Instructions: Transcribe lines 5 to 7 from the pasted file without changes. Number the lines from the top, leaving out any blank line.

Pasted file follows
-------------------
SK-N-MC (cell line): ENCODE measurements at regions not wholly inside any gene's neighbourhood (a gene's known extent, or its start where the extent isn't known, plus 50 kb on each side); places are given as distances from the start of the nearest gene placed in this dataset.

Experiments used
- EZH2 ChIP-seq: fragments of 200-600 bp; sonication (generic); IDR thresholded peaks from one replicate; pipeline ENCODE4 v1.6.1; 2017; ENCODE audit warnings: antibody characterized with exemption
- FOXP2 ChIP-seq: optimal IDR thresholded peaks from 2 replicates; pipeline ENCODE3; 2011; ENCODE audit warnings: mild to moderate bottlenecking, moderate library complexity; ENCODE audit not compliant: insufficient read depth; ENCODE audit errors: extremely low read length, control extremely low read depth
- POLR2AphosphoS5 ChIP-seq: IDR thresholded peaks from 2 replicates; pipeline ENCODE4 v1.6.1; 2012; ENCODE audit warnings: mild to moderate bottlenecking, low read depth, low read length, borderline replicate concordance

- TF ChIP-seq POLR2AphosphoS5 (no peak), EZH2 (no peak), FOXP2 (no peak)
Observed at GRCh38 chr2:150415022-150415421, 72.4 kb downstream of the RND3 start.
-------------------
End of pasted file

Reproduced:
- POLR2AphosphoS5 ChIP-seq: IDR thresholded peaks from 2 replicates; pipeline ENCODE4 v1.6.1; 2012; ENCODE audit warnings: mild to moderate bottlenecking, low read depth, low read length, borderline replicate concordance

- TF ChIP-seq POLR2AphosphoS5 (no peak), EZH2 (no peak), FOXP2 (no peak)
Observed at GRCh38 chr2:150415022-150415421, 72.4 kb downstream of the RND3 start.